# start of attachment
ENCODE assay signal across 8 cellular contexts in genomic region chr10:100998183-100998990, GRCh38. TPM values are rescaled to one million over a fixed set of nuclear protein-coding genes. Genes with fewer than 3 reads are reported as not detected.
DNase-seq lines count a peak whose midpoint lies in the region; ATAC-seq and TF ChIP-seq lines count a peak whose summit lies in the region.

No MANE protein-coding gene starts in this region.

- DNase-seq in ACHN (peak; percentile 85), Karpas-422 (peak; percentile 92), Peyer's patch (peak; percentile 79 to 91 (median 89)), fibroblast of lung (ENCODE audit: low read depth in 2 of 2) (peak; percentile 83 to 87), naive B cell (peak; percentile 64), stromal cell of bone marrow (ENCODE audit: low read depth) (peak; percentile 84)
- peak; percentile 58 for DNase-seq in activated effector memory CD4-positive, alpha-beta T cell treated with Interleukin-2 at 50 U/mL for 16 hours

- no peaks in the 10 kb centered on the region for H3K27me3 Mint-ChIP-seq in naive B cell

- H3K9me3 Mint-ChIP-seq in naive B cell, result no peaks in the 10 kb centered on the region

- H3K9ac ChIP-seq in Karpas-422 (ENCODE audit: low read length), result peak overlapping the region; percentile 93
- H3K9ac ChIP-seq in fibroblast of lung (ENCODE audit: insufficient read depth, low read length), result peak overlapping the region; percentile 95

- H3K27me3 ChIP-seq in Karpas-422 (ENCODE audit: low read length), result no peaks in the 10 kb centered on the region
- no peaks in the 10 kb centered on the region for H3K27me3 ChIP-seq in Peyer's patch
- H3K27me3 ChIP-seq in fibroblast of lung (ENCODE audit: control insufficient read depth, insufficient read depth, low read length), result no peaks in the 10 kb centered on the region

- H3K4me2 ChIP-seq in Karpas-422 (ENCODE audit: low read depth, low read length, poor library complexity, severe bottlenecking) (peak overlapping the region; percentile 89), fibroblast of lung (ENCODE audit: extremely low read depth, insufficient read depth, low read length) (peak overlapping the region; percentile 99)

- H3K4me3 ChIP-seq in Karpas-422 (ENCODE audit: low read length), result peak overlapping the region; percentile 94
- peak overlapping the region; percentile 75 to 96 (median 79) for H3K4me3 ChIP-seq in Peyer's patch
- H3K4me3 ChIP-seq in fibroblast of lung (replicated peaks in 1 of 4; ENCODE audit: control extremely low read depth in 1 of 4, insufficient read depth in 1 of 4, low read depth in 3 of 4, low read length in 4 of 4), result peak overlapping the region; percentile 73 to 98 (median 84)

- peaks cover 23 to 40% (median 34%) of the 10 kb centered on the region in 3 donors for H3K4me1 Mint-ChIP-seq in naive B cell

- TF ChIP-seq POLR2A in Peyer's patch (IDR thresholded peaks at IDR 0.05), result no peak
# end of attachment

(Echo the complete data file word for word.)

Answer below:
ENCODE assay signal across 8 cellular contexts in genomic region chr10:100998183-100998990, GRCh38. TPM values are rescaled to one million over a fixed set of nuclear protein-coding genes. Genes with fewer than 3 reads are reported as not detected.
DNase-seq lines count a peak whose midpoint lies in the region; ATAC-seq and TF ChIP-seq lines count a peak whose summit lies in the region.

No MANE protein-coding gene starts in this region.

- DNase-seq in ACHN (peak; percentile 85), Karpas-422 (peak; percentile 92), Peyer's patch (peak; percentile 79 to 91 (median 89)), fibroblast of lung (ENCODE audit: low read depth in 2 of 2) (peak; percentile 83 to 87), naive B cell (peak; percentile 64), stromal cell of bone marrow (ENCODE audit: low read depth) (peak; percentile 84)
- peak; percentile 58 for DNase-seq in activated effector memory CD4-positive, alpha-beta T cell treated with Interleukin-2 at 50 U/mL for 16 hours

- no peaks in the 10 kb centered on the region for H3K27me3 Mint-ChIP-seq in naive B cell

- H3K9me3 Mint-ChIP-seq in naive B cell, result no peaks in the 10 kb centered on the region

- H3K9ac ChIP-seq in Karpas-422 (ENCODE audit: low read length), result peak overlapping the region; percentile 93
- H3K9ac ChIP-seq in fibroblast of lung (ENCODE audit: insufficient read depth, low read length), result peak overlapping the region; percentile 95

- H3K27me3 ChIP-seq in Karpas-422 (ENCODE audit: low read length), result no peaks in the 10 kb centered on the region
- no peaks in the 10 kb centered on the region for H3K27me3 ChIP-seq in Peyer's patch
- H3K27me3 ChIP-seq in fibroblast of lung (ENCODE audit: control insufficient read depth, insufficient read depth, low read length), result no peaks in the 10 kb centered on the region

- H3K4me2 ChIP-seq in Karpas-422 (ENCODE audit: low read depth, low read length, poor library complexity, severe bottlenecking) (peak overlapping the region; percentile 89), fibroblast of lung (ENCODE audit: extremely low read depth, insufficient read depth, low read length) (peak overlapping the region; percentile 99)

- H3K4me3 ChIP-seq in Karpas-422 (ENCODE audit: low read length), result peak overlapping the region; percentile 94
- peak overlapping the region; percentile 75 to 96 (median 79) for H3K4me3 ChIP-seq in Peyer's patch
- H3K4me3 ChIP-seq in fibroblast of lung (replicated peaks in 1 of 4; ENCODE audit: control extremely low read depth in 1 of 4, insufficient read depth in 1 of 4, low read depth in 3 of 4, low read length in 4 of 4), result peak overlapping the region; percentile 73 to 98 (median 84)

- peaks cover 23 to 40% (median 34%) of the 10 kb centered on the region in 3 donors for H3K4me1 Mint-ChIP-seq in naive B cell

- TF ChIP-seq POLR2A in Peyer's patch (IDR thresholded peaks at IDR 0.05), result no peak